Saturday, August 15, 2009

Straight outta Fiskebäck - Friends II (Youp)

Yeah it's that time all right. What time? Time for a brand new episode of Straight outta Fiskebäck Friends!

During my trip to Bonaire this past winter, I met this small, white, dutch kid, whose talent just blew me away. Whether it was sliding in the Mangroves on superflat water, or throwing Shakas and Ponches in the choppy middle of Lac Bay; 14 years old and already schooling the older guys. Mad skills. His name is Schmidt, Youp Schmidt.

But, let's take it from the top.

Coming from a family of five, being the youngest of three brothers, he had good competition in the water, even though his brothers were more into regular surfing. Moving from Holland to Bonaire was the kicker for his windsurfing. Every day after school he lined up on the road outside the classrooms, hitchhiking his way to the beach together with his brothers. His brothers left him at Sorobon as they went to Baby Beach to get some waves, and he just went on training until the sun went down - move after move, trying new things all the time, dreaming of making it like the Frans brothers.

Even though you might be living on Bonaire, where the wind is pretty much 24/7, 365, there are times when you can't windsurf. When the wind was not playing ball, Youp would be messing around on the streets of the city, skateboarding or just hanging out with his friends.

About two years ago it all started coming together, he got the Spock down after a really hard time trying to make it work. This was the point where his sailing got more confident, and progression was on it's way. To this day, landing the Spock for the first time is still one of his most fond memories from his windsurfing life.

Fast forwarding to the present time, countless hours hitchhiking and practice on the water has laid the foundation for a really solid set of skills, as well as a sickly smooth style. Being so young and so talented - and a really bright dude for that matter - he knew that it was time to step up into the big league and take his game to the international scene.

This is about the point where I met him, every day trying to beat each other with new moves in the Mangroves, busting each others heads on the beach or just tipping over girls in canoes. He's still just an ordinary kid, doing ordinary things. But when Youp's on the water that ordinary kid is lost somewhere between a Double Spock and a high Shaka; most of many kids in their early teens can only dream of sailing with his flair and confidence.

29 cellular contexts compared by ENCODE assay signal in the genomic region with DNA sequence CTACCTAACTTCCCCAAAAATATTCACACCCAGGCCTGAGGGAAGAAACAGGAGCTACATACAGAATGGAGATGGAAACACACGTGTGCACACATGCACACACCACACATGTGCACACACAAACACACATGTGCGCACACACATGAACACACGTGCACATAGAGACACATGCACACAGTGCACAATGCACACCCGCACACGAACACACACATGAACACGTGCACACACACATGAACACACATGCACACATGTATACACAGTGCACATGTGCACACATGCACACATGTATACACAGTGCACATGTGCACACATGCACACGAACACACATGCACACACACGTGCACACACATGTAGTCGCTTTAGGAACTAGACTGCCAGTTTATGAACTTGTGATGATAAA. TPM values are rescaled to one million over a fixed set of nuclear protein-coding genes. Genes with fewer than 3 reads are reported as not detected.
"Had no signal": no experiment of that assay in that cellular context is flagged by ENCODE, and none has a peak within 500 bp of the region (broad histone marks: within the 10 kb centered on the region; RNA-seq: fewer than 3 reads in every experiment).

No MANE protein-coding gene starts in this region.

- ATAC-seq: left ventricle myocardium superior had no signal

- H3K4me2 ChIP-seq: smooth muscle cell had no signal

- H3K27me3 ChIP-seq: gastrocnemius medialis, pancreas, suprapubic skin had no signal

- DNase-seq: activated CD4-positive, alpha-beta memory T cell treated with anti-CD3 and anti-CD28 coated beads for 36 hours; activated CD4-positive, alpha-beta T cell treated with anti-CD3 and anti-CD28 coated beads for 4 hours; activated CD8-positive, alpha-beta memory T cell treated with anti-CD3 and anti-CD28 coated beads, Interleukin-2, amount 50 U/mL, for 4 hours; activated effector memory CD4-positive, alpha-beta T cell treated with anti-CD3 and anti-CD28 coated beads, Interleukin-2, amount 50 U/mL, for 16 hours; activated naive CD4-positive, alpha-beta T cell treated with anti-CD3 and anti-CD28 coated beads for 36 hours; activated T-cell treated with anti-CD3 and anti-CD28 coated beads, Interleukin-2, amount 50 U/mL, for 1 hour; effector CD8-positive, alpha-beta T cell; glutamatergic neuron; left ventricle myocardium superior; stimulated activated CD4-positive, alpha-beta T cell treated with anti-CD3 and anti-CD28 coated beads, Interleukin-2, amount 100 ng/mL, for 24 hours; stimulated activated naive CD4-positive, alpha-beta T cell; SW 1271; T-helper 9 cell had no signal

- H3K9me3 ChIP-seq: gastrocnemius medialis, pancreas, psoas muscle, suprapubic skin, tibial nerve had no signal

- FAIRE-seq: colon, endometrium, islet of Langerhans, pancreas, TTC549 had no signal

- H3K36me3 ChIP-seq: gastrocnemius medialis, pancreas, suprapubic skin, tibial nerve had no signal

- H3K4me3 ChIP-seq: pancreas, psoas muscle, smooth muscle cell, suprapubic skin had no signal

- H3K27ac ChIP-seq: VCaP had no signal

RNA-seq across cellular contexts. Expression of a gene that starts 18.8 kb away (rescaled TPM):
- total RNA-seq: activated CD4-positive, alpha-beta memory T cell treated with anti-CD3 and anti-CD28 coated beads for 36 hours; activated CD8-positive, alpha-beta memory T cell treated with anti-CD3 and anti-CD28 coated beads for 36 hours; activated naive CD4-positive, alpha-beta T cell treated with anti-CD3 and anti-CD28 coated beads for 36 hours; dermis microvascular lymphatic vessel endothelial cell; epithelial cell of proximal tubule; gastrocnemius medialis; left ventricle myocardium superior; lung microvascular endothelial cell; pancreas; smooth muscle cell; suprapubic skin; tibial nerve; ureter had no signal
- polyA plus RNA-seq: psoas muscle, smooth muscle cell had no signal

Pretty recently the Starboard World Championship for kids was held in Sardinia, Italy. This had been Youps' goal from the beginning of the season. He had even been trying to raise money on the beach from the tourists, to be able to afford the flight to Italy. This soon proved itself to be a really good idea, and as soon as summer rolled around he was on his way to Sardinia, where he performed out of the ordinary. He convinced the judges with a smooth repertoire of freestyle moves to take the Prokids under 15 world title.

now he's in Holland, surfing Brouwersdam, getting some experience of life in Europe. He even managed to put together a video of his sessions, which shows a lot - but certainly not all - of his skills. I can tell you this much: Come to Bonaire and he'll blow your mind.

, I just want to take the opportunity to make y'all understand how good Youp really is. My qualified guess is that he - praying that no injuries cut the pace of his progression - will make an impact on the Pro Tour before he hits 20. Until then it's all about having fun, and being able to handle losing to me in the Mangroves next winter...



Lars said...

im proud of you brother ;-)... reading this article gives me a great feeling. Thumbs up for all the hard work during the passed few years. I've really noticed that you put a tremendous amount of energy in become where you are now. I'm sure it only gets better!

big hug from Holland,


Beatrix said...

One day I heard an american woman say: that boy is like a ballet danser on water, and I feel the same. Very very nice article but one thing: his last name is Schmit, without the d.